Sports physicals, also known as pre-participation physical examinations, are an important element of safe participation in organized sports. The sports physical ensures you are in playing shape and helps determine whether it is safe for you to participate in a sport.
Most states require that kids and teens have a sports physical before they can start a new sport or begin a new competitive season. But even if a sports physical isn’t required, doctors still highly recommend getting one.
The two main parts to a sports physical are the medical history and the physical exam.
This part of the exam includes questions about:
- Serious illnesses among family members
- Illnesses that you had when you were younger or may have now, such as asthma, diabetes, or epilepsy
- Previous hospitalizations or surgeries
- Allergies (to insect bites, for example)
- Past injuries (including concussions, sprains, or bone fractures)
- Whether you’ve ever passed out, felt dizzy, had chest pain, or had trouble breathing during exercise
- Any medications that you are on (including over-the-counter medications, herbal supplements, and prescription medications)
- The medical history questions are usually on a form that you can bring home, so ask your parents to help you fill in the answers. If possible, ask both parents about family medical history
Looking at patterns of illness in your family is a good way to consider possible conditions you may have. Most sports medicine doctors believe the medical history is the most important part of the sports physical exam, so take time to answer the questions carefully. It’s unlikely that your answers will prevent you from playing your sports.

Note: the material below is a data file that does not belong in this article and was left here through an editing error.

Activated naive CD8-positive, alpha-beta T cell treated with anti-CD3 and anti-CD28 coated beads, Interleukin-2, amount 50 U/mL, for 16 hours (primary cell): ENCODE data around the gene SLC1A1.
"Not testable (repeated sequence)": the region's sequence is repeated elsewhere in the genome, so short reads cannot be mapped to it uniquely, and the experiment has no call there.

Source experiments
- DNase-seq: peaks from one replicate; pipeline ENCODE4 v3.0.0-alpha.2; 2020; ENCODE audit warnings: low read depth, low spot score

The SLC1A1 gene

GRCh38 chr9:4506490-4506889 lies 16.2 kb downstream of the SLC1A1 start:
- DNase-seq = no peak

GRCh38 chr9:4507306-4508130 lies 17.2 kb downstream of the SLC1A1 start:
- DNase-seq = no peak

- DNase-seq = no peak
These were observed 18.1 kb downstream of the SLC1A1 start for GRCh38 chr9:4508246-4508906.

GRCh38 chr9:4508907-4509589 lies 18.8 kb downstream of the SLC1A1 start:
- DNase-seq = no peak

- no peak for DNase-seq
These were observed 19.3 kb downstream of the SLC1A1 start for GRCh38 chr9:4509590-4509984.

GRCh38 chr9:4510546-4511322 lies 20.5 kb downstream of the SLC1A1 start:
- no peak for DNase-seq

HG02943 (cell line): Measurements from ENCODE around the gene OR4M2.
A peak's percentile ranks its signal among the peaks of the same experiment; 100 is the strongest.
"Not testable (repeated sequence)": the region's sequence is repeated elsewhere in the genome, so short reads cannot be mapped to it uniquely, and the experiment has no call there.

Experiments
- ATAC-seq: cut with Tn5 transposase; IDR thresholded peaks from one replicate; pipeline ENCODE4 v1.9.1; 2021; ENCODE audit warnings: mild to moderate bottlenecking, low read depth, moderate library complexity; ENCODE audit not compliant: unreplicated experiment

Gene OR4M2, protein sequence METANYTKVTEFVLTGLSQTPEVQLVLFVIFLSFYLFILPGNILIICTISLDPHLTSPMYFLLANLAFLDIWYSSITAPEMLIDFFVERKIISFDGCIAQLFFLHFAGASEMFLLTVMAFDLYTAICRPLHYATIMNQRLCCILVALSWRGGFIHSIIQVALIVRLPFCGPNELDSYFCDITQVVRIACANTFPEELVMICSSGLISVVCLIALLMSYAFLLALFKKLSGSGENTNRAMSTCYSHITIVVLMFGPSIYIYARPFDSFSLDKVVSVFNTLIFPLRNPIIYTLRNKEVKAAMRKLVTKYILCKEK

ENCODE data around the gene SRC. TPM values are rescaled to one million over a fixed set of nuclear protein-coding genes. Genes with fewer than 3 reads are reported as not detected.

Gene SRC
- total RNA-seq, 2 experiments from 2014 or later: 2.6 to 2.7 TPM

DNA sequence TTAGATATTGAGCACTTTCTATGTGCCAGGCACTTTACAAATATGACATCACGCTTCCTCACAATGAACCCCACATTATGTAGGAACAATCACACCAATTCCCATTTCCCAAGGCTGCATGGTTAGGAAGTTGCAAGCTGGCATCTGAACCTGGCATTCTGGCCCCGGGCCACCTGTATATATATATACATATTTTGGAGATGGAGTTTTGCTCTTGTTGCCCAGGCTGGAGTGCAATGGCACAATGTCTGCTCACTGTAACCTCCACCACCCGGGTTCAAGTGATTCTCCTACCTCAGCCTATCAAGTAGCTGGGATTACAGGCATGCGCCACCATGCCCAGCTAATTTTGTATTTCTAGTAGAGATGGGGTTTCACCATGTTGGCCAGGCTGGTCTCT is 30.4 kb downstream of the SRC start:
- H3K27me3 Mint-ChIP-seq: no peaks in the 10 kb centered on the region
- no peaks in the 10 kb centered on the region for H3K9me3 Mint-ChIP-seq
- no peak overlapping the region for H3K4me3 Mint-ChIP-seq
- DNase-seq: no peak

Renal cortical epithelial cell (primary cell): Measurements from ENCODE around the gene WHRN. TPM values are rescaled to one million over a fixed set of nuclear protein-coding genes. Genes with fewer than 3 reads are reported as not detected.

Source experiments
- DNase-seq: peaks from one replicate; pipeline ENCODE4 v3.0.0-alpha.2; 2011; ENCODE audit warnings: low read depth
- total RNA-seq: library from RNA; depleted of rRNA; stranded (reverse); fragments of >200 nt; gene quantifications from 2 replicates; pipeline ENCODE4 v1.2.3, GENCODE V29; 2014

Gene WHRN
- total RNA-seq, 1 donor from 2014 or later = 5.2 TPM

During the physical part of the exam, the doctor will usually:
- Record your height and weight
- Take a blood pressure and pulse (heart rate and rhythm)
- Test your vision
- Check your heart, lungs, abdomen, ears, nose, and throat
- Evaluate your posture, joints, strength, and flexibility
- Although most of the exam will be the same for males and females, if a person has started or already gone through puberty, the doctor may ask girls and guys different questions. For example, if a girl is heavily involved in a lot of active sports, the doctor may ask her about her period and diet to make sure she doesn’t have something like female athlete triad (poor nutrition, irregular or absent periods, and weak bones)
- Questions regarding the use of drugs, alcohol, or dietary supplements, including steroids or other “performance enhancers” and weight-loss supplements will be asked because these can affect your health and your ability to perform a sport
At the end of your exam, the doctor will either fill out and sign a form if everything checks out OK or, in some cases, recommend a follow-up exam, additional tests, or specific treatment for medical problems.
Why Is a Sports Physical Important?
A sports physical can help you find out about and deal with health problems that might interfere with your participation in a sport. For example, if you have frequent asthma attacks but are a starting forward in soccer, a doctor might be able to prescribe a different type of inhaler or adjust the dosage so that you can breathe more easily when you run.
We may even be able to provide some ideas for avoiding injuries. For example, based on your sport, we can recommend certain stretching or strengthening activities, that help prevent injuries. We can also identify risk factors that are linked to specific sports. Advice like this will help make you a better, stronger athlete.